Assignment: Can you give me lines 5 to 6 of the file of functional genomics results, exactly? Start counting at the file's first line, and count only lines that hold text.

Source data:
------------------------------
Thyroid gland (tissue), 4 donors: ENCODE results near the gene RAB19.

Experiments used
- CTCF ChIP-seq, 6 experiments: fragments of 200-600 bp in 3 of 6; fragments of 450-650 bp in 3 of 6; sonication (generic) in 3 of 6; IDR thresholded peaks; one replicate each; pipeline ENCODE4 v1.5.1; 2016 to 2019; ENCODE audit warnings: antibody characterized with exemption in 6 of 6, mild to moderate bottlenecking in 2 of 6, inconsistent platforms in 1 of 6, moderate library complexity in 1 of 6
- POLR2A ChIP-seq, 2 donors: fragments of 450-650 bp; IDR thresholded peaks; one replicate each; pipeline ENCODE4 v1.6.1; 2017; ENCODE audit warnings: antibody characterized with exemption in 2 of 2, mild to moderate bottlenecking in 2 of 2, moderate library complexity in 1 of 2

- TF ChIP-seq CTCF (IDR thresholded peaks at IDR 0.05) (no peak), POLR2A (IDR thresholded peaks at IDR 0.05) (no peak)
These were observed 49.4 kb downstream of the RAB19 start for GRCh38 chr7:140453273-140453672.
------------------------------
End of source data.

- TF ChIP-seq CTCF (IDR thresholded peaks at IDR 0.05) (no peak), POLR2A (IDR thresholded peaks at IDR 0.05) (no peak)
These were observed 49.4 kb downstream of the RAB19 start for GRCh38 chr7:140453273-140453672.